FREAKONOMICS: It's repugnant, but hey, it's efficient!

A surgeon and his theatre team perform key hole surgery to remove a gallbladder at at The Queen Elizabeth Hospital on March 16, 2010 in Birmingham, England. As the UK gears up for one of the most hotly contested general elections in recent history it is expected that that the economy, immigration, industry, the NHS and education are likely to form the basis of many of the debates.

TEXT OF INTERVIEW

Bob Moon: Time for the folks who explore the hidden side of everything, even when if it might be repugnant. Every couple of weeks, we bring you Freakonomics Radio. And we've got Stephen Dubner, co-author of the books and blog of the same name. Now most of us like to stick to ideas that are politically and socially palatable, but some people are attracted to repugnant ideas -- ideas to solve tough problems, even if they might be greeted with disgust.

Our Freakonomics team are connoisseurs of these kinds of repugnant ideas, and they've been tracking a few that took root in 2010. So here's Dubner.


Stephen Dubner: My co-author Steve Levitt is a research economist at the University of Chicago. His most famous piece of work? A paper arguing that the massive drop in crime that began in the early 1990s was due in large part to legalized abortion. The paper took no position on abortion, per se. It only examined the cause-and-effect. Still, a lot of people, whatever their religious or moral feelings about abortion, found the idea entirely repugnant.

Steve Levitt: One of the easiest ways to differentiate an economist from almost anyone else in society is to test them with repugnant ideas. Because economists, either by birth or by training, have their mind open, or skewed in just such a way that instead of thinking about whether something is right or wrong, they think about it in terms of whether it's efficient, whether it makes sense. And many of the things that are most repugnant are the things which are indeed quite efficient, but for other reasons -- subtle reasons, sometimes, reasons that are hard for people to understand -- are completely and utterly unacceptable.

Here's an inefficiency that drives some economists crazy: Organ donation. Every year, thousands of people in the U.S. die while waiting for a new kidney. Meanwhile, millions of people are walking around with a second, spare kidney that they could donate. But the incentives to do so aren't strong. Some economists have proposed a market, paying people for their organs. Pretty repugnant, right?

Professor Jacob Lavee is a transplant surgeon near Tel Aviv. Frustrated by Israel's low organ-donor rate, so this year he helped champion a new law.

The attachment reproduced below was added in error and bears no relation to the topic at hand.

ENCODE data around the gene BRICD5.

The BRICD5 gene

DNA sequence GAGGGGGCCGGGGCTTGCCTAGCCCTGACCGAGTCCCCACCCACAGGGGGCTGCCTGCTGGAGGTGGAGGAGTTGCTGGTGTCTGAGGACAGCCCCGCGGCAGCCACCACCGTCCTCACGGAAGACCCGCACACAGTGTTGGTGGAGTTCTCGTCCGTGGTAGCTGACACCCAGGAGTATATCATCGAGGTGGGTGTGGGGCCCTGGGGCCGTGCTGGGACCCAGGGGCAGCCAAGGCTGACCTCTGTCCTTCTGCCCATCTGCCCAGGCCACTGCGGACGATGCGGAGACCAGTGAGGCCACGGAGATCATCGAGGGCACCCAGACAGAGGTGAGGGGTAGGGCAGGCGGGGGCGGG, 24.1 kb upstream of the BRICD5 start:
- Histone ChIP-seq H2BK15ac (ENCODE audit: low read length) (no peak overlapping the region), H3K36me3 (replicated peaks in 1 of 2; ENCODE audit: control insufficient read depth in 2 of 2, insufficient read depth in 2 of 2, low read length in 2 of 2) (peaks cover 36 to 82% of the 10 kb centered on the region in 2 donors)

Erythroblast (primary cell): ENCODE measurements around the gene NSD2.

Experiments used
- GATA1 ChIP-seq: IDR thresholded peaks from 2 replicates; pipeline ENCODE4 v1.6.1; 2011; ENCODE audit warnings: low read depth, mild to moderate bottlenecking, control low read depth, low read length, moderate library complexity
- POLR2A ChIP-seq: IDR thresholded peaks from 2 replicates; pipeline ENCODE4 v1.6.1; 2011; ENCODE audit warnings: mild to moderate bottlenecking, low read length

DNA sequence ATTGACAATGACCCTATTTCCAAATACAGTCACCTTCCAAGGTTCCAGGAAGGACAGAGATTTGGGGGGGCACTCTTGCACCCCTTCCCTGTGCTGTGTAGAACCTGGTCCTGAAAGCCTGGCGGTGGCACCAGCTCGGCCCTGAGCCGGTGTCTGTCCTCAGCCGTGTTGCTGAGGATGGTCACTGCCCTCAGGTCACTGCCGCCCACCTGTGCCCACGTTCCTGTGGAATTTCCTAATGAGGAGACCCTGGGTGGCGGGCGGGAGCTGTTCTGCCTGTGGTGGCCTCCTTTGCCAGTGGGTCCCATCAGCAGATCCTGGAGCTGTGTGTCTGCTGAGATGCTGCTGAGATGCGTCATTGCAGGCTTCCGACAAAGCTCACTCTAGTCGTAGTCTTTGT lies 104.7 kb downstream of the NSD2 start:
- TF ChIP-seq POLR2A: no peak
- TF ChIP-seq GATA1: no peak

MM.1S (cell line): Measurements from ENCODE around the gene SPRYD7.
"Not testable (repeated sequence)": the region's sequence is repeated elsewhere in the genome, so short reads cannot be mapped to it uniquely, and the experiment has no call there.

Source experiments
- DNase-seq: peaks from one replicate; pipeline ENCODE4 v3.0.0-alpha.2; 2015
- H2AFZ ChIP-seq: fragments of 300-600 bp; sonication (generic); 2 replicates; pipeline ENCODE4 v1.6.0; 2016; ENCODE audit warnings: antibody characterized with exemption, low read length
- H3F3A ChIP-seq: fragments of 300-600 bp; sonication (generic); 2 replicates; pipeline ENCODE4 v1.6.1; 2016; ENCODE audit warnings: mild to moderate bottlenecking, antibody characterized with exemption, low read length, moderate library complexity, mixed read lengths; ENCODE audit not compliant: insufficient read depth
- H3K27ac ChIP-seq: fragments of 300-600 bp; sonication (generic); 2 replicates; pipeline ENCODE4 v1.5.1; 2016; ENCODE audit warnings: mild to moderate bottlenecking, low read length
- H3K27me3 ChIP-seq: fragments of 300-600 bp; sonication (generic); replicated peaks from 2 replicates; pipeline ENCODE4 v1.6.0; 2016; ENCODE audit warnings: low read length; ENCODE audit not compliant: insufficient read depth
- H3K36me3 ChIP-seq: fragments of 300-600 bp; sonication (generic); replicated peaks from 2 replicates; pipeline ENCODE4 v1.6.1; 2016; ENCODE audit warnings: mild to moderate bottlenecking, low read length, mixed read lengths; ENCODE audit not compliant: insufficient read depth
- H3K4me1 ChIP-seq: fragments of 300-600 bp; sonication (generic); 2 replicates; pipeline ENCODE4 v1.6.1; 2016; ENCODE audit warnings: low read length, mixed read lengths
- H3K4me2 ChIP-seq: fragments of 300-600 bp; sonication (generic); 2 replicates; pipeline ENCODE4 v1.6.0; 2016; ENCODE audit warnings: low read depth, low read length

Jacob Lavee: I'm fully aware of the fact that it's a very drastic law. It's a very drastic law, and it had to be drastic because the situation is drastic.

The new law is called "Give Life, Get Life." It means that if you sign up to be an organ donor, then you get preference if you ever need an organ yourself. Instead of being prioritized solely by medical need -- which is the custom around the world -- you'll be punished for not participating.

Desperate times call for repugnant measures. Sometimes the level of repugnance may mess with your morals, and sometimes, just grosses you out.

Brad Hawn: It's a psychological stigma about the water...

That's Brad Hawn, a councilman in Modesto, a city of 200,000 in California's fertile Central Valley. Hawn is trying to get Modesto to do what other places around the world have done: Treat its sewage waste water and pipe it off to farmers who need it. In this case, for their almonds and apricots. It's a program you might call "crap to crop."

Hawn: Really what's happened in California is that the need for water has gotten so great that the stigma is starting to go away. Because when you're thirsty, you start being a little less particular about what the water is, where it comes from.

Another repugnant idea from the past year comes out of the health care debate. Remember the proposal to reimburse doctors for counseling patients about end-of-life care? This idea, which came to be known as "death panels" was repugnant to a lot of people, even Steve Levitt. But what he really finds repugnant is that the end-of-life debate doesn't follow the rules of the marketplace. If it did, says Levitt:

Levitt: There won't be a need for death panels, because actually your children will be your personal death panel, right? Because you're 85 years old, you're on life support, if your children are paying a substantial part of the bill, then they'll face an awkward trade-off: Would I rather have money to send the grandchildren to college or would I rather keep my mother, who's in a coma and is 85-years-old, would I rather keep her alive for another two more weeks?

Ah, economists. "Children as death panel." Now there's something to look forward to in 2011.

For Marketplace, I'm Stephen Dubner.

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